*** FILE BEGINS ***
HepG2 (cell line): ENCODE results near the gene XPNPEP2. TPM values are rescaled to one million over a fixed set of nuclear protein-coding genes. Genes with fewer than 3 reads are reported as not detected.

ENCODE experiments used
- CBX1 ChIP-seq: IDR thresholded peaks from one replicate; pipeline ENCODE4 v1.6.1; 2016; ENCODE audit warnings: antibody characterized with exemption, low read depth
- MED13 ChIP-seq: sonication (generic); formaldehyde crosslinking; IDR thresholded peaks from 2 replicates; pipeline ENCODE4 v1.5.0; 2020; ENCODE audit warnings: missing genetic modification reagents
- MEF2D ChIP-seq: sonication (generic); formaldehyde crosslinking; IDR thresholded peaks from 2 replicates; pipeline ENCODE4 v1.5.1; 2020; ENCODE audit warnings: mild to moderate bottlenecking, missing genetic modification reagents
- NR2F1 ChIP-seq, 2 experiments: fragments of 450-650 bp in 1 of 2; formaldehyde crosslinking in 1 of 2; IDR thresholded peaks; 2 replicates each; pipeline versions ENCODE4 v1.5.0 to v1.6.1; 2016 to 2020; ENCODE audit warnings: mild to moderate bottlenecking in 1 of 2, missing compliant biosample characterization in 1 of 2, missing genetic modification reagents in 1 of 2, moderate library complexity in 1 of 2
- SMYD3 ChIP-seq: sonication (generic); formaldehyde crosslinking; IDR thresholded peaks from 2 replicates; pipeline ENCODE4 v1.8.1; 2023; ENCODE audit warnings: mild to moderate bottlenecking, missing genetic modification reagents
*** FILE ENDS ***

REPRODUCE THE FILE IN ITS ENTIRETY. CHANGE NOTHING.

HepG2 (cell line): ENCODE results near the gene XPNPEP2. TPM values are rescaled to one million over a fixed set of nuclear protein-coding genes. Genes with fewer than 3 reads are reported as not detected.

ENCODE experiments used
- CBX1 ChIP-seq: IDR thresholded peaks from one replicate; pipeline ENCODE4 v1.6.1; 2016; ENCODE audit warnings: antibody characterized with exemption, low read depth
- MED13 ChIP-seq: sonication (generic); formaldehyde crosslinking; IDR thresholded peaks from 2 replicates; pipeline ENCODE4 v1.5.0; 2020; ENCODE audit warnings: missing genetic modification reagents
- MEF2D ChIP-seq: sonication (generic); formaldehyde crosslinking; IDR thresholded peaks from 2 replicates; pipeline ENCODE4 v1.5.1; 2020; ENCODE audit warnings: mild to moderate bottlenecking, missing genetic modification reagents
- NR2F1 ChIP-seq, 2 experiments: fragments of 450-650 bp in 1 of 2; formaldehyde crosslinking in 1 of 2; IDR thresholded peaks; 2 replicates each; pipeline versions ENCODE4 v1.5.0 to v1.6.1; 2016 to 2020; ENCODE audit warnings: mild to moderate bottlenecking in 1 of 2, missing compliant biosample characterization in 1 of 2, missing genetic modification reagents in 1 of 2, moderate library complexity in 1 of 2
- SMYD3 ChIP-seq: sonication (generic); formaldehyde crosslinking; IDR thresholded peaks from 2 replicates; pipeline ENCODE4 v1.8.1; 2023; ENCODE audit warnings: mild to moderate bottlenecking, missing genetic modification reagents